Since I teach a lot of internal control seminars, people are asking me how to ‘idiot proof’ their systems against fraud. Sorry- it can’t be done. As long as humans are prone to error, people will find ways to beat systems- it’s in our nature to improvise, adapt, and overcome problems we face. That having been said, I have come across some innovative ways to document and search for weaknesses in internal controls over the last couple of years.
The keys I have seen are to keep things understandable and focus on the average reader. Sure, you’ll want to mention the location of key database files in UNC codes (think names like \\luther\apps\appname\database.mdb), but keep the overview focused on the big picture. If you find yourself creating diagrams on large format paper, you need to break things up. My experience has been that your average retail/wholesale/manufacturing company user can’t comprehend a diagram on large format paper – it’s just sensory overload.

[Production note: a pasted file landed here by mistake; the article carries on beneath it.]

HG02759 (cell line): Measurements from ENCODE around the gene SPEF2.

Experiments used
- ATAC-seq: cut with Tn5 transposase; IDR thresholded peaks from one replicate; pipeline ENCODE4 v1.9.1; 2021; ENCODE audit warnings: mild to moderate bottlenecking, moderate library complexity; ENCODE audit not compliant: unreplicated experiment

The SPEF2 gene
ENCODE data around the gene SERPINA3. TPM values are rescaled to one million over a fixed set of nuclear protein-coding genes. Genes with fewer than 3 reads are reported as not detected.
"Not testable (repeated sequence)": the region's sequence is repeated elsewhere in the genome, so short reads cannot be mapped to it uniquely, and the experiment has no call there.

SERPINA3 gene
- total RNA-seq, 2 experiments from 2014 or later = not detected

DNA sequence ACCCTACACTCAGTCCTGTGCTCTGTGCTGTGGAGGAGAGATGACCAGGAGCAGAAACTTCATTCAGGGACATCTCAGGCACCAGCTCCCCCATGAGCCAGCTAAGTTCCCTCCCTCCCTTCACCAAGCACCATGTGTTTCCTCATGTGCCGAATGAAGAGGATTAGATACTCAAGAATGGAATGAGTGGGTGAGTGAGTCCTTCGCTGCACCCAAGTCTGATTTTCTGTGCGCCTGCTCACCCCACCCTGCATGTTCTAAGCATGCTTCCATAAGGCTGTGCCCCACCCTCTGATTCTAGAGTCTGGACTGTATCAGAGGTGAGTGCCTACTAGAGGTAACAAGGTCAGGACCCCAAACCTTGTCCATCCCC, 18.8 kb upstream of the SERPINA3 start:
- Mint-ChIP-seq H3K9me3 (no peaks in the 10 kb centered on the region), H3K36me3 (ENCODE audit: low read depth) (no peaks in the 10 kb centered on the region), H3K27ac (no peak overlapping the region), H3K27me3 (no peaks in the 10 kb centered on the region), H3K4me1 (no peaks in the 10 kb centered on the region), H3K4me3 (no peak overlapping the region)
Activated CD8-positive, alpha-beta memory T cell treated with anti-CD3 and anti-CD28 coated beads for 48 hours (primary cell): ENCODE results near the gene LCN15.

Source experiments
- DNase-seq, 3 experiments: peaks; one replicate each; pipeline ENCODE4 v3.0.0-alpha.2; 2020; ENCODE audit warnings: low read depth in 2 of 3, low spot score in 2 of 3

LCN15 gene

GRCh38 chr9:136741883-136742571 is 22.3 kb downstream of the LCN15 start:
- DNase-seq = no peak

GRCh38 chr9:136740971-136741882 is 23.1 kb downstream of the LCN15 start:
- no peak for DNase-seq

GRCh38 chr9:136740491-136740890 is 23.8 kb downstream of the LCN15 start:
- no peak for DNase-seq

Because half of the people viewing your diagrams are visual learners, it’s important to use diagrams, flowcharts, and color. I have a flowchart template for Excel which is available from my website, http://www.bftcpa.com. The visual items make it easier to grasp the whole system without getting initially bogged down in the details.
Color can be used in listings of duties to identify potential segregation issues, Three colors of highlighters – one blue, one yellow, and one orange – can be used to identify tasks as either access to assets, recordkeeping, or approval/override, The lists of duties by employee can then be reviewed, and if an employee has more than one color highlighting in their list of duties for, say, the revenue cycle, the duties should be reviewed to see if they are consistent with each other.
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